The Perfect MVP is where Tobi Ogunnaike writes essays about building the future in a responsible way.

What’s in a name?

If you work in tech, you know the name “The Perfect MVP” is an oxymoron. MVPs are prototypes that are functional but far from production-ready. They give the builders an idea of how their product might interact in the real world. Is the idea feasible? Will customers use the thing? MVPs help answer these questions.

An MVP can’t be perfect because then it wouldn’t be a minimum viable product.

So why choose this name?

The current tech landscape is an MVP. There are many promising and productive parts but there are some serious limitations and usability concerns. We have a few massive monopolistic empires that choose when they want to act like governments and when to act like companies. We built engines that governments use to lie to their citizens at scale. We engineered recommendation engines that radicalise people until they become murderers.

But we also did amazing things. At a fingertip, we have access to an incredible array of online education and entertainment- the kind that Kings of yesteryear would have killed for. While we rightly lament Zoom fatigue, it is obviously a blessing that we’re able to video-call with anyone anywhere for free. And if you live in a big city in the Western world, Amazon, Doordash or UberEats will deliver anything legal to your doorstep.

The Perfect MVP is an intentional juxtaposition of two opposing attributes that are necessary. We need to be more “perfect” because the stakes are so high when our innovations shape our habits, what people perceive as truth, what people talk about, how people view themselves and how we move through the world. The “move fast and break things” era is done. It turns out it’s not a good idea to leave broken shards of glass lying around the bare feet of society. Yet we need MVPs as the iterative product development cycle is so innate to innovation in tech. Small startups in particular need rapid feedback loops from customers, otherwise they can’t compete against the bigger tech companies who have infinitely more resources.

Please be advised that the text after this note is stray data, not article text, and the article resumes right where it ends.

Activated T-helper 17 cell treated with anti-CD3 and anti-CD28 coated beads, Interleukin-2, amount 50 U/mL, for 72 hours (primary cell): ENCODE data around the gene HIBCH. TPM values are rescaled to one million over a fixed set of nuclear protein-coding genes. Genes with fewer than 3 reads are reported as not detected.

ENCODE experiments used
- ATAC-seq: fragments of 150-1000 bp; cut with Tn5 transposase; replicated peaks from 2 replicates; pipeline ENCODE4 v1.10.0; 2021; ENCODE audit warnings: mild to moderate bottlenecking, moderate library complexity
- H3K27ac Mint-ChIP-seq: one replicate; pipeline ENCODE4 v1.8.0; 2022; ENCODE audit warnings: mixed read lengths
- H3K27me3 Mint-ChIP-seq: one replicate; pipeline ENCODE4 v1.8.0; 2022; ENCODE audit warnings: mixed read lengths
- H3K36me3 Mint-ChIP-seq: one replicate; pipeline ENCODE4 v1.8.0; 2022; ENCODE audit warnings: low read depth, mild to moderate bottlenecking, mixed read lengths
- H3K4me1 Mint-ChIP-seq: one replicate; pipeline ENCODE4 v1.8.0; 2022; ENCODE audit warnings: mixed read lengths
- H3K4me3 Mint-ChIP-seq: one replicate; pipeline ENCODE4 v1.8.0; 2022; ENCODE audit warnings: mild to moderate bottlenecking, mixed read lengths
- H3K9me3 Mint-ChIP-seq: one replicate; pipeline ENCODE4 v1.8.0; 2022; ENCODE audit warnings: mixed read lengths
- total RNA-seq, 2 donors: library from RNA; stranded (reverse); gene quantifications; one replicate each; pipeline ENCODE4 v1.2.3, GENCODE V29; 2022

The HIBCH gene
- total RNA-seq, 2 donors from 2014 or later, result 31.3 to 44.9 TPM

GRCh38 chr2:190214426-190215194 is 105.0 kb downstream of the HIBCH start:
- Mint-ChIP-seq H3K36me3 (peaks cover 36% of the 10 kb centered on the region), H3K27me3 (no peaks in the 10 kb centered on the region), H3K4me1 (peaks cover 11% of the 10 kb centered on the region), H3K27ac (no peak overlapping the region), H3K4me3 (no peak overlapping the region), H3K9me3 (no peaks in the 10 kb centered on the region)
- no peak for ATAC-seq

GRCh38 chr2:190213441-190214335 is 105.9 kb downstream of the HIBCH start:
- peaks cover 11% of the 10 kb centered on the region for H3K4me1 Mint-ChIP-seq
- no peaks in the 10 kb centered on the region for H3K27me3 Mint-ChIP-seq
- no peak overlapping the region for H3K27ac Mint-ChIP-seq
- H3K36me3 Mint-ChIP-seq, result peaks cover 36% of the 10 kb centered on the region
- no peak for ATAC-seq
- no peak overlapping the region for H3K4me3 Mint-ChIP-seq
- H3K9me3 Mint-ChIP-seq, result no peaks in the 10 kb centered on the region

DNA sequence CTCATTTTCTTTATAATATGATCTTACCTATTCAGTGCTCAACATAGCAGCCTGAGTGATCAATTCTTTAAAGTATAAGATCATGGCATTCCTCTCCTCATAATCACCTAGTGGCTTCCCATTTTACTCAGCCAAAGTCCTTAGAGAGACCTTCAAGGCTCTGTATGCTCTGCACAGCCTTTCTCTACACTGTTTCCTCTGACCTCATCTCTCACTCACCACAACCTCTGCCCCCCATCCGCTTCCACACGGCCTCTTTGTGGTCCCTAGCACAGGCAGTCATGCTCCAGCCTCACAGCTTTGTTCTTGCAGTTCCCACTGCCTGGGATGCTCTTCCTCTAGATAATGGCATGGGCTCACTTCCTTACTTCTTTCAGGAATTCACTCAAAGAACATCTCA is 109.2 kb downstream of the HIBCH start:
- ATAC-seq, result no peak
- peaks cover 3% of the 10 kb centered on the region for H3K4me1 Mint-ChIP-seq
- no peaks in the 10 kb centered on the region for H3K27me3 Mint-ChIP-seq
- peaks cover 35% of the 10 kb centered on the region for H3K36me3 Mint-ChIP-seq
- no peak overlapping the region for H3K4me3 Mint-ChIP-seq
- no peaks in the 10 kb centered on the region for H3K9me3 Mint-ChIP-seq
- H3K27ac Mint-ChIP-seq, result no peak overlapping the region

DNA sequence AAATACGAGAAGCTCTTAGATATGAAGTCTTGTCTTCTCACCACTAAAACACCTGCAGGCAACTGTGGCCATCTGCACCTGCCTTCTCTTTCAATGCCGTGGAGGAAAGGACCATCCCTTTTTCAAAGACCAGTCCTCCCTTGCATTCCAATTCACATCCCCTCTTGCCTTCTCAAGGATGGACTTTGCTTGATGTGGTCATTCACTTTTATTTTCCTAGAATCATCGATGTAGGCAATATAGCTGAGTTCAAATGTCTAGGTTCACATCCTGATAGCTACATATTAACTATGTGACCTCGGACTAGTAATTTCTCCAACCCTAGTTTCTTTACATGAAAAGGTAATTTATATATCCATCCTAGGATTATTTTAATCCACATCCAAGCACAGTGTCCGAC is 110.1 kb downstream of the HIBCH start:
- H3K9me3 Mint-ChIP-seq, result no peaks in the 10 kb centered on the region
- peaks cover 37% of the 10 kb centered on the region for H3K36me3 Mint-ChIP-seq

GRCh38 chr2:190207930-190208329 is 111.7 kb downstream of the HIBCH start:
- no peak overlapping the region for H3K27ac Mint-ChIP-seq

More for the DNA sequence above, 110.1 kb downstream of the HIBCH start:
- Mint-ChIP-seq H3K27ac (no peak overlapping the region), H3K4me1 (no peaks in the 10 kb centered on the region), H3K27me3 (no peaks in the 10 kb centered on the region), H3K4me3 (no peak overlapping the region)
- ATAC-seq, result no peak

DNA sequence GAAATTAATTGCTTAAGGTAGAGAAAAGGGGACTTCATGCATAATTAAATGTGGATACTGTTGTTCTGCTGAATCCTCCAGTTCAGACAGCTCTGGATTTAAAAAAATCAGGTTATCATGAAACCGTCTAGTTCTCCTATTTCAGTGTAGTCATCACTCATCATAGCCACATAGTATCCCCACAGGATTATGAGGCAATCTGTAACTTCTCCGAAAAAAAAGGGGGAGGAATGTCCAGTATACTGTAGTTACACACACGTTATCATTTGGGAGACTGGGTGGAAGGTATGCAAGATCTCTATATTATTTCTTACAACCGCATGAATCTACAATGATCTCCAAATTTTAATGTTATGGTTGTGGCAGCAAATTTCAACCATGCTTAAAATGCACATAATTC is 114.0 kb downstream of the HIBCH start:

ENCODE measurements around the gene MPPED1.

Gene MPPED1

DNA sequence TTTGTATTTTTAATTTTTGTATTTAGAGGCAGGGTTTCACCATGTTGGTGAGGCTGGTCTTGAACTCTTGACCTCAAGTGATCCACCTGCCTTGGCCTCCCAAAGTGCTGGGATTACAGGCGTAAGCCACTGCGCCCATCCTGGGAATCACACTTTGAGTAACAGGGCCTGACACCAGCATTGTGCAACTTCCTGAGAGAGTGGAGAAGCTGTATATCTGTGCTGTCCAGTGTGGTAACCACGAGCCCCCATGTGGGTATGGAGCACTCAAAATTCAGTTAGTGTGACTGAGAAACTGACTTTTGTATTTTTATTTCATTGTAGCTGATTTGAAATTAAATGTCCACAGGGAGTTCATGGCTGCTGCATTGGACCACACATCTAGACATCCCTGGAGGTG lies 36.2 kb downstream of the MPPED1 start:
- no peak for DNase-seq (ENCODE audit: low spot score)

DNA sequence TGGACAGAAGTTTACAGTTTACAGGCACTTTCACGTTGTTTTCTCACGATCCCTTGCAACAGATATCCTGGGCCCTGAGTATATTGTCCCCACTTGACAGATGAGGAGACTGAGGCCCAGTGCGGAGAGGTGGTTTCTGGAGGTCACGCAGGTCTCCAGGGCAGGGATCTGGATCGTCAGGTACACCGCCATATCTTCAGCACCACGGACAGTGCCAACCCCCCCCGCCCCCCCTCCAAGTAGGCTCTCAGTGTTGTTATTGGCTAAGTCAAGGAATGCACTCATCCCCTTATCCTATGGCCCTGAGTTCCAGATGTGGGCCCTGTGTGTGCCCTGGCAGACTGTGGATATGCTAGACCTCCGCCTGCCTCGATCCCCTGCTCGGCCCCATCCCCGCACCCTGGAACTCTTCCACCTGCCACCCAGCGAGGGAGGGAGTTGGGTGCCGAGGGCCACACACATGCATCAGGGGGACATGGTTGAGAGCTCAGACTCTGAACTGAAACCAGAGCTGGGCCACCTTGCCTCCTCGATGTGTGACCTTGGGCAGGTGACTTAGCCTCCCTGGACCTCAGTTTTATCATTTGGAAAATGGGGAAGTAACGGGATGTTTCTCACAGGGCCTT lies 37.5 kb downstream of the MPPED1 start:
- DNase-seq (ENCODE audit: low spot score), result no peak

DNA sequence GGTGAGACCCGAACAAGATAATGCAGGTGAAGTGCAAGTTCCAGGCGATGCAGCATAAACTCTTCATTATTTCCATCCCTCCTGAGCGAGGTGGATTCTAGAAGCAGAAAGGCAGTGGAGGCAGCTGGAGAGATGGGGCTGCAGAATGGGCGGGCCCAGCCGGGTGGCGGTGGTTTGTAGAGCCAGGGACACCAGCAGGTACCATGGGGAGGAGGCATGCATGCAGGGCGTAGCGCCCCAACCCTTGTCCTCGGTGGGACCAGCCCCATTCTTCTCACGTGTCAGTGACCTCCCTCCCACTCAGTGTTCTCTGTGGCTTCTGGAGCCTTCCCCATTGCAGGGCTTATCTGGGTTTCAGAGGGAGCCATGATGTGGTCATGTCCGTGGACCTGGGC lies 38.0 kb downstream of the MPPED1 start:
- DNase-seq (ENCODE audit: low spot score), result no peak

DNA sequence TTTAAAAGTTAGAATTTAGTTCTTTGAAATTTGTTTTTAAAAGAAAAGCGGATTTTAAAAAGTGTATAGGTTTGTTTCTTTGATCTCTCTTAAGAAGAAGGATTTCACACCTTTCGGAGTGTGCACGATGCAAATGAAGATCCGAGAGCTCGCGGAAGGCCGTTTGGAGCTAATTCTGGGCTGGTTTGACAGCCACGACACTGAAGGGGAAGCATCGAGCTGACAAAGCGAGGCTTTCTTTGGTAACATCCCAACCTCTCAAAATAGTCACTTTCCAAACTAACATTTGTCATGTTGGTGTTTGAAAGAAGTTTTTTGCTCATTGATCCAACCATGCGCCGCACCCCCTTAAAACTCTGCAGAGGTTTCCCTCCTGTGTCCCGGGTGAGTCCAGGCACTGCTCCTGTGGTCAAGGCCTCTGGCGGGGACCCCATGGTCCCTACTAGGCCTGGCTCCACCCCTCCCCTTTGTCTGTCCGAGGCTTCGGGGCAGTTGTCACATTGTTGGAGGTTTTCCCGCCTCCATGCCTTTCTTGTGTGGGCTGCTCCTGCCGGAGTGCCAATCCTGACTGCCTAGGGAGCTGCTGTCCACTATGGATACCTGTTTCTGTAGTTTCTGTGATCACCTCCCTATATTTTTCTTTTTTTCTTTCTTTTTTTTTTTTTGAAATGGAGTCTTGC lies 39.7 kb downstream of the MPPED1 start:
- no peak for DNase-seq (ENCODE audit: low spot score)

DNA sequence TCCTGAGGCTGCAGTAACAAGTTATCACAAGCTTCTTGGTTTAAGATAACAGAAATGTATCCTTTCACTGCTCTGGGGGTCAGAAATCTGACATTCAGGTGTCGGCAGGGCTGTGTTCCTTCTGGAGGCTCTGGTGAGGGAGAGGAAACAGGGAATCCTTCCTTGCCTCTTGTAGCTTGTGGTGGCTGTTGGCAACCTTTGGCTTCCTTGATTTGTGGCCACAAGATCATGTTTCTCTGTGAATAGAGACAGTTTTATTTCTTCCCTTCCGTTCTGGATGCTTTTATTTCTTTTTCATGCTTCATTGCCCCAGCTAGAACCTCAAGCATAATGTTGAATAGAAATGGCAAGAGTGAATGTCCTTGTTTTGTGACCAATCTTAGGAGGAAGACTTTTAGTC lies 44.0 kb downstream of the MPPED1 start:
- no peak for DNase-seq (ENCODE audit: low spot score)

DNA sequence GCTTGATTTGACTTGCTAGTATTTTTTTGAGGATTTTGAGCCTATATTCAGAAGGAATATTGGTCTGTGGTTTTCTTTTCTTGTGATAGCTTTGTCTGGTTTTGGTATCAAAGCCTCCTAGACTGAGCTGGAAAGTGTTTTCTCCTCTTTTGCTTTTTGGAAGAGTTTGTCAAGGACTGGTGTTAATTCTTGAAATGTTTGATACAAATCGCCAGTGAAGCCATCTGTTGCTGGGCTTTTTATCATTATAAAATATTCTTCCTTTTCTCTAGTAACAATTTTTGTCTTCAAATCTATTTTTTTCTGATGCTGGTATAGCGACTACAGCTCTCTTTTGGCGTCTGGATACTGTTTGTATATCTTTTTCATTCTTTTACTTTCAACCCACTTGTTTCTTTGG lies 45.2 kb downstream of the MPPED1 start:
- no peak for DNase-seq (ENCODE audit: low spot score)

In this newsletter, I’ll talk about how we can make tech better so we have more of the good and less of the bad. I plan to publish every two weeks. Welcome, I hope you find my words useful.

Who is this Tobi? And why should you care what I say?

I’m a Software Engineer who did not study computer science. My journey into tech involved pitstops - from working as a biotech lab researcher to being an engineer in a chocolate factory - I’ve worked with emerging technology across different dimensions on three different continents (you get a prize if you guess which three).

Outside of work, I love to cook, play soccer and construct alliterative triads.

Ok. What are you up to these days?

In February 2021, I’ll be a Cohort Leader for this course for tech professionals where Stanford professors lead professionals to consider what can and should be done in response to

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